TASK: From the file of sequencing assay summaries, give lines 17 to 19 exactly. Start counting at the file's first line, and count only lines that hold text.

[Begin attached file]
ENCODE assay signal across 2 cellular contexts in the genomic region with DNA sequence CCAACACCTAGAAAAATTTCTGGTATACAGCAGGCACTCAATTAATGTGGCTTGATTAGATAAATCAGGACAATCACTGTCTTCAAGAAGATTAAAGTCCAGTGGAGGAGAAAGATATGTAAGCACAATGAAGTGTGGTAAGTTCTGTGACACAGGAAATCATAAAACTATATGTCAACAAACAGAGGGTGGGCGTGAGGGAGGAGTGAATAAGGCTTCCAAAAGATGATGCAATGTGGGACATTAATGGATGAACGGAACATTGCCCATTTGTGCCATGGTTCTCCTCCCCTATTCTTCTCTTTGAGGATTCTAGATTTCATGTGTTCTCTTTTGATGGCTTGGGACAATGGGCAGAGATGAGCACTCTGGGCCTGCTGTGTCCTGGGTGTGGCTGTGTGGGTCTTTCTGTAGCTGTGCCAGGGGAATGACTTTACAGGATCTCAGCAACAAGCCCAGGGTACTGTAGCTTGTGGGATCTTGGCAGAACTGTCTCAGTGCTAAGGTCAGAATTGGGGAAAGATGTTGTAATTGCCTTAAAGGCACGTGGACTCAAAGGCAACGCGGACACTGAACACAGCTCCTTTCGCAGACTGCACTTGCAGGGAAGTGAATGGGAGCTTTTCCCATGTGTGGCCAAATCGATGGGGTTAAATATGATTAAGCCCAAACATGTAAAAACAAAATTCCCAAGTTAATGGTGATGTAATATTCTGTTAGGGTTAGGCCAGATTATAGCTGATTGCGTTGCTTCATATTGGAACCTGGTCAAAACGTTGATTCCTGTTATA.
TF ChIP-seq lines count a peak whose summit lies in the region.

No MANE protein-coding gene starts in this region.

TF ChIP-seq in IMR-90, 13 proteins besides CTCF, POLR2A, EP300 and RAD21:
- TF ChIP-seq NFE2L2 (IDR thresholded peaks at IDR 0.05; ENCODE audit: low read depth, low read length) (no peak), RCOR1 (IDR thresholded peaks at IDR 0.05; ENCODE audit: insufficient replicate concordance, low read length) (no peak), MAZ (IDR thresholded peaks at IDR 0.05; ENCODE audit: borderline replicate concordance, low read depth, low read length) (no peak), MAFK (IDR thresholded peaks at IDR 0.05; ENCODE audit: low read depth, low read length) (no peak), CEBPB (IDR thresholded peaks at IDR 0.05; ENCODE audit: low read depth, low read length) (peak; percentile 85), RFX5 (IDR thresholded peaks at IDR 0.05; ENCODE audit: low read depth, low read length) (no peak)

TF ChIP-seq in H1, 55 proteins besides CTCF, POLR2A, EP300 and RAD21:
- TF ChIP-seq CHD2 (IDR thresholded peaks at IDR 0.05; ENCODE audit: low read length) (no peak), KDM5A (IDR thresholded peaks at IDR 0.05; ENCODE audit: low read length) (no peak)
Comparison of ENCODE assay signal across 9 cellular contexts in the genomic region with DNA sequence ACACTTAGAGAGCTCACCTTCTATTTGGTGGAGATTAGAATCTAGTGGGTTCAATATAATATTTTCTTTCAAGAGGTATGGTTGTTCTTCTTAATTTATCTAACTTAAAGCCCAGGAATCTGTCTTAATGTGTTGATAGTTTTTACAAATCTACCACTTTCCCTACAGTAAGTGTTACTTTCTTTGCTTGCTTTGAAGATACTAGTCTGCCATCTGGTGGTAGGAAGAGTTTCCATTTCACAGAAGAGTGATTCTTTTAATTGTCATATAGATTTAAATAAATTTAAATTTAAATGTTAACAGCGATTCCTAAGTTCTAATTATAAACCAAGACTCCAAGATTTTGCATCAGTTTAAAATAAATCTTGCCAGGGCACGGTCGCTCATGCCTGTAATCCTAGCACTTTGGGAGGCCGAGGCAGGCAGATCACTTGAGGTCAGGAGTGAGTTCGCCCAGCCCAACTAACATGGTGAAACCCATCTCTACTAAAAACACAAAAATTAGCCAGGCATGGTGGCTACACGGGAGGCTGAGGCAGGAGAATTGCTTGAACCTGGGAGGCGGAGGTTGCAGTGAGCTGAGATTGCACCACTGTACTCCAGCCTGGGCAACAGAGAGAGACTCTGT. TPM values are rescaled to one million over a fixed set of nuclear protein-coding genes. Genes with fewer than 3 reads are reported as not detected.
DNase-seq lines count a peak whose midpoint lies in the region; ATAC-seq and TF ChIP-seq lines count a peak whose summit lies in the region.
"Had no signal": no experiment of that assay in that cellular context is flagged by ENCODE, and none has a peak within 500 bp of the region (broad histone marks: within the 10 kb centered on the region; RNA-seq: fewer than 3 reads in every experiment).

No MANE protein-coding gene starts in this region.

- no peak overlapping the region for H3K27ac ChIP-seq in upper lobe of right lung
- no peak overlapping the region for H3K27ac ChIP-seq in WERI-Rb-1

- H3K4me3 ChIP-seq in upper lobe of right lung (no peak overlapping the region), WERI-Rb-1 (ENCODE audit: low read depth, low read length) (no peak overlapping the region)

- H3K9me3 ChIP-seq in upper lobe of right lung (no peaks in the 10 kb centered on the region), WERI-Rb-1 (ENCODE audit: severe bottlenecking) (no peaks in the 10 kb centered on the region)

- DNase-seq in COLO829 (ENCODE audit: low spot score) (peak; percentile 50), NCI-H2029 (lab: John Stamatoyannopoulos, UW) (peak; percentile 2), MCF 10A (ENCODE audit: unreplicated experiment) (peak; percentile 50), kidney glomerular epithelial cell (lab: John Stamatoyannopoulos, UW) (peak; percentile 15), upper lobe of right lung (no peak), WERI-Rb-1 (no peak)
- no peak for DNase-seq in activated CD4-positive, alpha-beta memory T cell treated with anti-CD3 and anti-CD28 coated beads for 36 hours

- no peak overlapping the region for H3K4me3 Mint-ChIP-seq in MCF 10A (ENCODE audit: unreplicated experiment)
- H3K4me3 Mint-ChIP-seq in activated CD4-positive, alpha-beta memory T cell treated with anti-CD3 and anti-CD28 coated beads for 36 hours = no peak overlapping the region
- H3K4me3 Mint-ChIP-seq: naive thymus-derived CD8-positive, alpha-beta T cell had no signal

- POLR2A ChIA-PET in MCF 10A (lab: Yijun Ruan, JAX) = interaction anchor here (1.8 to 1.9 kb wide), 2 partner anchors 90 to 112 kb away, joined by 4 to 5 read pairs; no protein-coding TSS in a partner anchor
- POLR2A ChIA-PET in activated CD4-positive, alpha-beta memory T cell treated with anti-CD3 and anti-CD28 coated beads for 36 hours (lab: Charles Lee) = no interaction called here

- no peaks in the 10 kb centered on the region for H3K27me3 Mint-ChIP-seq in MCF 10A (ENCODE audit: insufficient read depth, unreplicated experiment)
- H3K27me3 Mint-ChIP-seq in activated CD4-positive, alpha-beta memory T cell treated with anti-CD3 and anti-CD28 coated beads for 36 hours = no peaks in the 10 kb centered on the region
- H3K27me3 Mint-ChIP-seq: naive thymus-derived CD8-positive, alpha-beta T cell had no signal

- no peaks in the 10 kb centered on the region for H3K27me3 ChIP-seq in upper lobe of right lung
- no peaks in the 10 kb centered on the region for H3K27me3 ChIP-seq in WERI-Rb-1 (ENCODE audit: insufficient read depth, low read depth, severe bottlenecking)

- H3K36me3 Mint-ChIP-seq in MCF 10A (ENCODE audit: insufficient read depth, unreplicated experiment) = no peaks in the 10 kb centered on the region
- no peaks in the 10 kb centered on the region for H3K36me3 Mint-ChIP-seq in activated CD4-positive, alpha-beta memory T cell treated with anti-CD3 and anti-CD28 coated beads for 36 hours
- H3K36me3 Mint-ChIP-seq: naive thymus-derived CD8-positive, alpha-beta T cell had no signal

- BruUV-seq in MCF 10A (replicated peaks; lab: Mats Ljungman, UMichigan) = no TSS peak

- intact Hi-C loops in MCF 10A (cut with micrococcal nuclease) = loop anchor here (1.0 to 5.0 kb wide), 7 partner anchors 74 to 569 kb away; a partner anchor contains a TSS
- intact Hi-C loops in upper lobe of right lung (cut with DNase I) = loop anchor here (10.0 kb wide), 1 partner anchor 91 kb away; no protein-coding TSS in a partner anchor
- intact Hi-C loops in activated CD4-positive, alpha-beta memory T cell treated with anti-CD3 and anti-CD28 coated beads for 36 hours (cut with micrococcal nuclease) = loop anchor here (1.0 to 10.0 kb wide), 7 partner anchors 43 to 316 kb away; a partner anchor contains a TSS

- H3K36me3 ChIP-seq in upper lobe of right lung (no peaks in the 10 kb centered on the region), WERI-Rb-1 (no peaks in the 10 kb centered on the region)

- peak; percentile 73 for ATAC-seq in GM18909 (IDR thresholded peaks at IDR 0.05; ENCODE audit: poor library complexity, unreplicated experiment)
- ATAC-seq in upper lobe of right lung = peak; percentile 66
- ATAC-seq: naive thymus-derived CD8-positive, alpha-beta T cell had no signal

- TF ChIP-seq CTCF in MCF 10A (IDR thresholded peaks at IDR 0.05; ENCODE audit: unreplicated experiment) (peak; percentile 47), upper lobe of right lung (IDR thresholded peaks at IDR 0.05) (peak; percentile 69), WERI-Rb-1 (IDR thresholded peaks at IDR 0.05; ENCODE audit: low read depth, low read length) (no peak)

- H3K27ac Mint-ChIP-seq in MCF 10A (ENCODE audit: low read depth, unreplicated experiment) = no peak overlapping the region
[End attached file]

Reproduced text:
- no peak for DNase-seq in activated CD4-positive, alpha-beta memory T cell treated with anti-CD3 and anti-CD28 coated beads for 36 hours

- no peak overlapping the region for H3K4me3 Mint-ChIP-seq in MCF 10A (ENCODE audit: unreplicated experiment)
- H3K4me3 Mint-ChIP-seq in activated CD4-positive, alpha-beta memory T cell treated with anti-CD3 and anti-CD28 coated beads for 36 hours = no peak overlapping the region